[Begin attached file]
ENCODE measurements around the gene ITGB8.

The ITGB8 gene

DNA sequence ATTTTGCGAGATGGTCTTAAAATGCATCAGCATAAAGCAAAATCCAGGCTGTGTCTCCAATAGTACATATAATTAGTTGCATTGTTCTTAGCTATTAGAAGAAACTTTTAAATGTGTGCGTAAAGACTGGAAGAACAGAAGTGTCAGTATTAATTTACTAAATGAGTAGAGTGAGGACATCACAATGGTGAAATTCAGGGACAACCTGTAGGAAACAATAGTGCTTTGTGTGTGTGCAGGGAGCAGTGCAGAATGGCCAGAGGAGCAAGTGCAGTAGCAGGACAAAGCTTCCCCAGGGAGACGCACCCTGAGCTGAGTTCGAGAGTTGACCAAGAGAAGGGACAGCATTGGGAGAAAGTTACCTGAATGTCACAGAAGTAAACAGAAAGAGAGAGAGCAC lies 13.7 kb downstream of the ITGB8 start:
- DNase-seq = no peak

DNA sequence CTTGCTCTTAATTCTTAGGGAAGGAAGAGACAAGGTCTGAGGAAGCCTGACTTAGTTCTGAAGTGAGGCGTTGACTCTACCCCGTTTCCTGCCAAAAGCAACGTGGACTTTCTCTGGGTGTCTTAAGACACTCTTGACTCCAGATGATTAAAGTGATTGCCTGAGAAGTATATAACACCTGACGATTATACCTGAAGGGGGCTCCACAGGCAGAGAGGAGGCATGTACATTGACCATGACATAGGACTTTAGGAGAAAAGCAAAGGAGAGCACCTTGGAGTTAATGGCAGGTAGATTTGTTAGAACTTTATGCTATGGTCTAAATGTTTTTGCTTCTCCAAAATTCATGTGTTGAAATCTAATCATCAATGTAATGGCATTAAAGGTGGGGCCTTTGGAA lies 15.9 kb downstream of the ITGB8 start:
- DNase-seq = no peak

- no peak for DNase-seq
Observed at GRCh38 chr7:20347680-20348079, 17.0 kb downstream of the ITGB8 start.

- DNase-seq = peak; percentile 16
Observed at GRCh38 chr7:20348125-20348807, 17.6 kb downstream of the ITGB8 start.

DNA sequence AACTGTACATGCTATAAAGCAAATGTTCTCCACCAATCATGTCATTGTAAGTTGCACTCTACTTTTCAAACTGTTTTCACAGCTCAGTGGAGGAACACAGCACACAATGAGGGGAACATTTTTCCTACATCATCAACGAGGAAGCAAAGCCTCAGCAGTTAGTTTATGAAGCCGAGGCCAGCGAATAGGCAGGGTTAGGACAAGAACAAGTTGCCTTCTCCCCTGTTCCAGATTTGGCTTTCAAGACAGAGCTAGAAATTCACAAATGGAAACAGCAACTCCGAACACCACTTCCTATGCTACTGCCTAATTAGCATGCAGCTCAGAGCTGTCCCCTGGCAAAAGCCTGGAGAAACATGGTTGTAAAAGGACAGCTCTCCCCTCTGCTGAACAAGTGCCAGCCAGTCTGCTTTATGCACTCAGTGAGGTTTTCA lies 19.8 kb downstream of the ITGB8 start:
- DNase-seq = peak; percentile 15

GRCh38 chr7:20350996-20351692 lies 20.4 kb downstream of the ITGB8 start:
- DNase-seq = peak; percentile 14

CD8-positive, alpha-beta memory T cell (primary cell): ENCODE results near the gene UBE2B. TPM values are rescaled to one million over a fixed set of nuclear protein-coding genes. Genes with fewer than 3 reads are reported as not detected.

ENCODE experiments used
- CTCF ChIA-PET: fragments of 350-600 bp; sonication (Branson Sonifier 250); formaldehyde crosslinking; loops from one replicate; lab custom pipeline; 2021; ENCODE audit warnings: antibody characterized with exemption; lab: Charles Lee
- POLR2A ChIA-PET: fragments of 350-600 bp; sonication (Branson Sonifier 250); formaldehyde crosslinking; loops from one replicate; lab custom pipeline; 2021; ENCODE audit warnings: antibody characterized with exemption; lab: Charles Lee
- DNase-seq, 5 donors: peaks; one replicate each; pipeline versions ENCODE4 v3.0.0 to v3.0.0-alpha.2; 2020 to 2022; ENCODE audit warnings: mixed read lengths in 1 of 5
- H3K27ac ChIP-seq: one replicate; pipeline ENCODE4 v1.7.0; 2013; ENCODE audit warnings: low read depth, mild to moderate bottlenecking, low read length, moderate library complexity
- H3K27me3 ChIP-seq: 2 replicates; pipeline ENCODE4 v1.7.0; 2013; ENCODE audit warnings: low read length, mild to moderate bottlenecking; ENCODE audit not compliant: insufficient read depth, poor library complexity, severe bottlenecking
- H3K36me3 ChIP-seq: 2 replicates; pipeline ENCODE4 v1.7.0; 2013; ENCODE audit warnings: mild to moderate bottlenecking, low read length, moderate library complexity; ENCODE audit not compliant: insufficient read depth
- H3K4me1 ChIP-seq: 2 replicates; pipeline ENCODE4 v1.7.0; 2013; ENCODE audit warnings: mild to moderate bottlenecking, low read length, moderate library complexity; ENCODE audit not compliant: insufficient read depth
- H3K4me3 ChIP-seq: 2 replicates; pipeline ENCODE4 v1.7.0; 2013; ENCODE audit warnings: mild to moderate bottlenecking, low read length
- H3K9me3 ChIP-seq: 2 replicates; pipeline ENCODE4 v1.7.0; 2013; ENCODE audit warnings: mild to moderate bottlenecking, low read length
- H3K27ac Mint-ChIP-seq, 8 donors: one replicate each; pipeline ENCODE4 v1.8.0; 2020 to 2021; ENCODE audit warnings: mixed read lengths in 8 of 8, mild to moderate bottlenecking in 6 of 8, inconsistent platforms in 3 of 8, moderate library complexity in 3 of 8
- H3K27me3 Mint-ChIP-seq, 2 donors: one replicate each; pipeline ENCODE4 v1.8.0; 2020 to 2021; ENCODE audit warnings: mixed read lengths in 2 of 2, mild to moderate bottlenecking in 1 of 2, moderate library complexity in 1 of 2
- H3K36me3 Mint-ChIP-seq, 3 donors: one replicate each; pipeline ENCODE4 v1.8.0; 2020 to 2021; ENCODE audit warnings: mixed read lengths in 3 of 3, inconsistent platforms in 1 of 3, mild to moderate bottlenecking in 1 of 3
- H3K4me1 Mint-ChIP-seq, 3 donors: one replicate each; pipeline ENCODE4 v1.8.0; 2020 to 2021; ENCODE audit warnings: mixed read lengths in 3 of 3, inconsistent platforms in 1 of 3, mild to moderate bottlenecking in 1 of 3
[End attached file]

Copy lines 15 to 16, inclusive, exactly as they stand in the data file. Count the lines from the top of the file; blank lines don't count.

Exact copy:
CD8-positive, alpha-beta memory T cell (primary cell): ENCODE results near the gene UBE2B. TPM values are rescaled to one million over a fixed set of nuclear protein-coding genes. Genes with fewer than 3 reads are reported as not detected.

ENCODE experiments used